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Wise use of social media can enhance your professional career

This article appeared in the February 2015 OR Manager written by Cynthia Saver, MS, RN

Privacy violations, work distractions, wasting time—with all these risks, who needs social media?

You do.

Social media is key for OR leaders to successfully manage their professional lives. Savvy leaders accept that social media is a two-sided coin.

“The reality is that every post, Tweet, and text is filled with the opportunity for both reward and risk,” says Keith Siddel, PhDc, JD, MBA, CHC, an attorney and healthcare finance and compliance expert based in Monterey, California.

You need to know how to minimize risks while reaping rewards such as connecting with colleagues and experts around the world, landing a job, and finding solutions to your problems. Here’s how to do it.


Know your purpose

Where you spend your time in social media depends on your goals. “There are really two different approaches,” Siddel says. “One is professional development, and one is a work dialogue.”

If you are seeking professional development, you should be on LinkedIn, which lets you share your expertise, display your accomplishments, and, as Siddel says, “show your professional face to the world so people know who you are and can quickly identify what your expertise is.” LinkedIn is the first social media choice for job searching among healthcare professionals (sidebar, p 19).

Work dialogue consists of sharing ideas and seeking solutions. In this case, Siddel recommends resources such as user groups. A user group for Epic OR software, for instance, would be an ideal place to discuss how to more efficiently use the system. Other options include allnurses.com and, for OR Manager subscribers, ORBusinessmgmt_listserve-leave@ormanager.com.

Siddel welcomes the new opportunities for dialogue. “Ten to 15 years ago you didn’t know what others were doing because there was no platform to share information. You had to pick up the phone,” he says. “Now we have a global professional neighborhood. OR managers can share information, dialogue, and exchange experiences. It makes for a much richer exchange, information flows faster, and it feels like we’re part of a community.”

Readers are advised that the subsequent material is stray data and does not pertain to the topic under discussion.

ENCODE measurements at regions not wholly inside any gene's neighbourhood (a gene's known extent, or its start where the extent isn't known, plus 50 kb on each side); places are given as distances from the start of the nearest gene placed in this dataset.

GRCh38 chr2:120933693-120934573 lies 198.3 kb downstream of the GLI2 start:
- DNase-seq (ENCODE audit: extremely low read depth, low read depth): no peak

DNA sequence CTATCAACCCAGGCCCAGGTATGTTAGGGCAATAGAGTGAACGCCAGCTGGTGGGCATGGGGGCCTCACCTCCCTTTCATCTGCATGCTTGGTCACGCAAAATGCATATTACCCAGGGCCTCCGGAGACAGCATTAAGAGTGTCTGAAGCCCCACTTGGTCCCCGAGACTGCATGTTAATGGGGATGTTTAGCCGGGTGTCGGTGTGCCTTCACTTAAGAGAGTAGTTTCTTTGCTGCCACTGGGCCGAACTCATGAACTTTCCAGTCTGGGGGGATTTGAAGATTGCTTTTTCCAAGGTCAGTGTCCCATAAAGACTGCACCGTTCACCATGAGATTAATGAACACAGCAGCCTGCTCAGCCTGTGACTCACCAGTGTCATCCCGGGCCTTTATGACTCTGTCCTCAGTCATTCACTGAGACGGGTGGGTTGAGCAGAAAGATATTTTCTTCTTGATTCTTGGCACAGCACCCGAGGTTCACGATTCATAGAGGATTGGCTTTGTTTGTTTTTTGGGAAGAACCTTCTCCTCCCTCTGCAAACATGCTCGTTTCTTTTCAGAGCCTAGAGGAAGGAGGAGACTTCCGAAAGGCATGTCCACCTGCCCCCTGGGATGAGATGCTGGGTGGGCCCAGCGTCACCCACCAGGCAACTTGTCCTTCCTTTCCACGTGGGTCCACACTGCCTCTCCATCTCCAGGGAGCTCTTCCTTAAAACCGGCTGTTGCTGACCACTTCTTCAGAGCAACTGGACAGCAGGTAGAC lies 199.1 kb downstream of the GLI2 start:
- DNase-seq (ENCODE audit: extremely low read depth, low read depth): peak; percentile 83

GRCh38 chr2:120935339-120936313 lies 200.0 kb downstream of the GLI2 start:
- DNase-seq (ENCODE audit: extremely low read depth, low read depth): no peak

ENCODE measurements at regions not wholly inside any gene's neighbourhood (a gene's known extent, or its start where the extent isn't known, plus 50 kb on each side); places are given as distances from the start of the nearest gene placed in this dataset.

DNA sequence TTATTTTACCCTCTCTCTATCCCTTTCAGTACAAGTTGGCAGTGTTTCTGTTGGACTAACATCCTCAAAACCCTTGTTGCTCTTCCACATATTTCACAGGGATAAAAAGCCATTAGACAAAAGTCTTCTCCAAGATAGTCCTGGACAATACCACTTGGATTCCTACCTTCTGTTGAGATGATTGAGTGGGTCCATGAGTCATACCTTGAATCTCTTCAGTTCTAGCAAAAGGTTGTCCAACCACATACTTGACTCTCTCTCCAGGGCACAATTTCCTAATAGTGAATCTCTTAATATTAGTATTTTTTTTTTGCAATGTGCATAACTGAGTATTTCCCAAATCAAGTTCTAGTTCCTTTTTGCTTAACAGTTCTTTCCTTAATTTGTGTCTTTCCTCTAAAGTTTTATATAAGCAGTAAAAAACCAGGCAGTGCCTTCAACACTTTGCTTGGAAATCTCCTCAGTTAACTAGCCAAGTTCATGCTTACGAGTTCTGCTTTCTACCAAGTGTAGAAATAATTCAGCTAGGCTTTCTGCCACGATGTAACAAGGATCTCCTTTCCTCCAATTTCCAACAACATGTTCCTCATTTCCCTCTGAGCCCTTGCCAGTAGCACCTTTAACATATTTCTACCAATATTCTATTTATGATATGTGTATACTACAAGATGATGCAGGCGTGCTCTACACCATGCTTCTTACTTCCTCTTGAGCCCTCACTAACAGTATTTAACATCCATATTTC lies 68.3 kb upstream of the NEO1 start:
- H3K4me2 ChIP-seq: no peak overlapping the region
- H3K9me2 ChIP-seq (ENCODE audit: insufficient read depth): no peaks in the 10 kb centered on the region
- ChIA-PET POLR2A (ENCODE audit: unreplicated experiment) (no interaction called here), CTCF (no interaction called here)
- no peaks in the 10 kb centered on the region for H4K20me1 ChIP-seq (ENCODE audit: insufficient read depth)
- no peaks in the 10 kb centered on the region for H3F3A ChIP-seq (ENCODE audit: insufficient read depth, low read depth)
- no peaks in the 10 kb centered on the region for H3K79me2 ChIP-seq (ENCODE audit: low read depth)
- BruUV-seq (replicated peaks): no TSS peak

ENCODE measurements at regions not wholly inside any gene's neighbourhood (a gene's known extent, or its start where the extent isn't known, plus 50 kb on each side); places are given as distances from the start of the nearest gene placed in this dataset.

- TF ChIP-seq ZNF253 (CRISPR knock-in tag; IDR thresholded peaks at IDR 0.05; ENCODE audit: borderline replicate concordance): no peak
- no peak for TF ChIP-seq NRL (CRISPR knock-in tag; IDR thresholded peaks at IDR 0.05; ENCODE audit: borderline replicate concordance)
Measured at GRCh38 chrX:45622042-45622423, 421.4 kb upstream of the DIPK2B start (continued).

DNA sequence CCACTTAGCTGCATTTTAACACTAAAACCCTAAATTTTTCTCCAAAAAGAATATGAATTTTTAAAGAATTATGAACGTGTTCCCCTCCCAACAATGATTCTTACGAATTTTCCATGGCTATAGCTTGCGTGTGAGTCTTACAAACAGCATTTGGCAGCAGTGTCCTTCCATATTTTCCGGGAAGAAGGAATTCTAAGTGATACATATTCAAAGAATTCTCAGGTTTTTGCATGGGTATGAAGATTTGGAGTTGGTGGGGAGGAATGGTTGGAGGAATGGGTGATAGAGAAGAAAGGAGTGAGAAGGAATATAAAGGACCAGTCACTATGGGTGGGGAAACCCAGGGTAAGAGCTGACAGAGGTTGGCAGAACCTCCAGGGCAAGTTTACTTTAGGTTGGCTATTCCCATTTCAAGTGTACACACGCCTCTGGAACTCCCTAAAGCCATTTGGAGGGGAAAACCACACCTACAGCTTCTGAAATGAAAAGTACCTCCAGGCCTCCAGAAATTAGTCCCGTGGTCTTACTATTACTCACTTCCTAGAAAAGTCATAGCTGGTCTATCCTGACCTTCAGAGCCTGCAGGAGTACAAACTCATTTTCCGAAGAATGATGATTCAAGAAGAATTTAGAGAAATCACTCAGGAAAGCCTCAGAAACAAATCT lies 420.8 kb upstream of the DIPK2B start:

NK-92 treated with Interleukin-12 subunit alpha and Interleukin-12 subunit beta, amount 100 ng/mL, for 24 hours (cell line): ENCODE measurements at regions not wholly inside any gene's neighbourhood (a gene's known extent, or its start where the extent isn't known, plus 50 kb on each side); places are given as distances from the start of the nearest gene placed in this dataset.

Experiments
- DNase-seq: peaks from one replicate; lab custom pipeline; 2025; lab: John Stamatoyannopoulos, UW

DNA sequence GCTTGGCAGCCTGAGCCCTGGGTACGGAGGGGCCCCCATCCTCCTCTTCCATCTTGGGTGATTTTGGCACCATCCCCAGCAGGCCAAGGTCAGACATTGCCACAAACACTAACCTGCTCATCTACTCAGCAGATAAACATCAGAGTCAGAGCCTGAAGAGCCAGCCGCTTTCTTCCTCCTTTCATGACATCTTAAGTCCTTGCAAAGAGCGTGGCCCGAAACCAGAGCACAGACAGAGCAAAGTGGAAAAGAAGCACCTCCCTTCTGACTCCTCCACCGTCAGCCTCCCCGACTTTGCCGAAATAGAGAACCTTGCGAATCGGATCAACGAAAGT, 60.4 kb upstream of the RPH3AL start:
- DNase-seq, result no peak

Segregate your apps and peeps

Siddel recommends segregating your friends and family from business acquaintances and associates. One method is to separate the apps that you use. Apps best suited to personal friends include Facebook, Tumblr, and Pinterest. LinkedIn is more appropriate for business contacts.

“Twitter can be for either professional or personal use,” Siddel says. “Pick and choose how you’re going to use it.” One benefit of Twitter is that Tweets are often re-tweeted to a very large audience.

Google Plus and Facebook allow users to aggregate contacts into circles (in the case of Google Plus) or lists (in the case of Facebook). Users may also create two accounts, one professional and one personal, although Siddel doesn’t recommend this option. “It’s easy to make a mistake if you don’t know that every time you go there it’s personal or every time you go there it’s professional,” he says. “It’s better to make a choice.”


Engage staff

OR leaders can use social media to engage staff. “Social media is well suited for engaging individuals who are separated by time or space, but need to work on a common project,” says Farris Timimi, MD, medical director for the Social Media Health Network of the Mayo Clinic in Rochester, Minnesota.

For example, an OR manager may oversee ORs that are geographically dispersed, posing a challenge for engagement and education. “To bring all those employees into one space and time would be wonderful, but to do it on a regular basis would be challenging,” Dr Timimi says.

Social media makes communication easier and more practical. He adds that social media helps remove barriers of time and role by encouraging equal participation by overcoming perceived role limitations (for instance, the roles of nurses and surgeons may influence how they communicate) and times that are convenient to individuals.

Dr Timimi recommends taking three steps before implementing social media as a staff engagement tool: establish guidelines, add information to new employee orientation, and educate staff. “When given appropriate guidelines, orientation, and training on how to use social media strategically, employees can be an important asset,” he says.